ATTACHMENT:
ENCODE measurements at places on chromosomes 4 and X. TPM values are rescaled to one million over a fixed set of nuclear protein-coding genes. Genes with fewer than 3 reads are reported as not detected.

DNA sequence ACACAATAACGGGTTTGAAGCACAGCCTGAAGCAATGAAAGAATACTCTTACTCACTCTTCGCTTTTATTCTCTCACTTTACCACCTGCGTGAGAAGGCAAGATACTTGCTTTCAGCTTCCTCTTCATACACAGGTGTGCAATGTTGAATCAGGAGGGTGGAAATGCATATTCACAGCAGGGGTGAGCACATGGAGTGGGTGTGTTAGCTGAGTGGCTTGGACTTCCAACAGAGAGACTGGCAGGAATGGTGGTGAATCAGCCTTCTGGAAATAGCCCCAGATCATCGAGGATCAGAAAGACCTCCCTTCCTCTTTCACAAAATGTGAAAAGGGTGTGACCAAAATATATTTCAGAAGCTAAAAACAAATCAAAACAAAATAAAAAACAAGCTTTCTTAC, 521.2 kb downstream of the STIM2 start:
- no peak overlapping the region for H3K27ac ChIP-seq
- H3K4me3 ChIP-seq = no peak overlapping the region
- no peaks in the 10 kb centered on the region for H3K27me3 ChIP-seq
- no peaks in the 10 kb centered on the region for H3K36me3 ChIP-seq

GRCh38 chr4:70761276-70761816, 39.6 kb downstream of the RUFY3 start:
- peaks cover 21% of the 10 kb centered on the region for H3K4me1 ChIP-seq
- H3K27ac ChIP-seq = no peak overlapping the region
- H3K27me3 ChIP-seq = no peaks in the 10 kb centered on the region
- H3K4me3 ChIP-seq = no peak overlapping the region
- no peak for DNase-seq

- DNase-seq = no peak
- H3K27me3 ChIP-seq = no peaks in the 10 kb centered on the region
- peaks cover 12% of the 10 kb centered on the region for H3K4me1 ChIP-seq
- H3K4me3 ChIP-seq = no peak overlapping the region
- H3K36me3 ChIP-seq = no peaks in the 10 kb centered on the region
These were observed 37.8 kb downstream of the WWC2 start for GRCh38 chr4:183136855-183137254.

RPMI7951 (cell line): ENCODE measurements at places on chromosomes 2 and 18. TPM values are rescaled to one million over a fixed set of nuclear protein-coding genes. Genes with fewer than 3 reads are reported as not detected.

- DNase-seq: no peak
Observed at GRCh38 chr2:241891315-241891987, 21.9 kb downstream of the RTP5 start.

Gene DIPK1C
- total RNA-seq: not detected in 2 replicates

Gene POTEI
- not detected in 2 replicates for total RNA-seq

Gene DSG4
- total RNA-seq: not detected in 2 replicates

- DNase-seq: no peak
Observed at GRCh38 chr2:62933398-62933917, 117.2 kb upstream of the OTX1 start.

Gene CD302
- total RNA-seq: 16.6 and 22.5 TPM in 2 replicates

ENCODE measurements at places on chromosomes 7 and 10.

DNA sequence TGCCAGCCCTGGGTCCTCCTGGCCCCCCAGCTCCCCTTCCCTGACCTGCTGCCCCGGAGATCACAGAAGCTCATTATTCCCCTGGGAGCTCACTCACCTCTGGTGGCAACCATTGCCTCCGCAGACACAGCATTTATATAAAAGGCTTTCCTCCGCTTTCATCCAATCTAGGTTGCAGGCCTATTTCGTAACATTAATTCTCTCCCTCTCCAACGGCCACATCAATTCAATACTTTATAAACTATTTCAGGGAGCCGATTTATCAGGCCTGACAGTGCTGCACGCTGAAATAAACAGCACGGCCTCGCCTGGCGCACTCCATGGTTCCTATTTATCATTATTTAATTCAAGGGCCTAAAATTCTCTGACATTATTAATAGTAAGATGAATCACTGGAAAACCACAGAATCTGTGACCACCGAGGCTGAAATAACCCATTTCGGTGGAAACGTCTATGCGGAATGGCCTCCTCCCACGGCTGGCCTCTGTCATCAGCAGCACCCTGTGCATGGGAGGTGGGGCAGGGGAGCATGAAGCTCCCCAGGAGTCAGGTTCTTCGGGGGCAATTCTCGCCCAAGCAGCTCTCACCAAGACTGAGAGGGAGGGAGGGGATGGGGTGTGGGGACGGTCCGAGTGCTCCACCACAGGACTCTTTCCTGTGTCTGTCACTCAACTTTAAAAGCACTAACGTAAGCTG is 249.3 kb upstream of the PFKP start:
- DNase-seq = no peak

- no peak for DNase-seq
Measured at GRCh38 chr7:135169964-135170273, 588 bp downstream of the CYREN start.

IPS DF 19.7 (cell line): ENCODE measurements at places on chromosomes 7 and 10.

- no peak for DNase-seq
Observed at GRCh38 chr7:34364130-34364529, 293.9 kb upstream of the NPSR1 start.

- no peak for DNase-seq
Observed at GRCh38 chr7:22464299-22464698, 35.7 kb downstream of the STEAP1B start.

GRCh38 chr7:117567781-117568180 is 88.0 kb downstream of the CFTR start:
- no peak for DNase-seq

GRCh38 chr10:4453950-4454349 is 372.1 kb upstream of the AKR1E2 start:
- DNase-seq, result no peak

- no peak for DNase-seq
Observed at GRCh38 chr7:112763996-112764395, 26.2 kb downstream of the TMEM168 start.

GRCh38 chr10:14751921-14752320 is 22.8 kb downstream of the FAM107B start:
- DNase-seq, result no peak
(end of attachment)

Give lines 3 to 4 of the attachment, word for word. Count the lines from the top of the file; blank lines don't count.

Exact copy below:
- no peak overlapping the region for H3K27ac ChIP-seq
- H3K4me3 ChIP-seq = no peak overlapping the region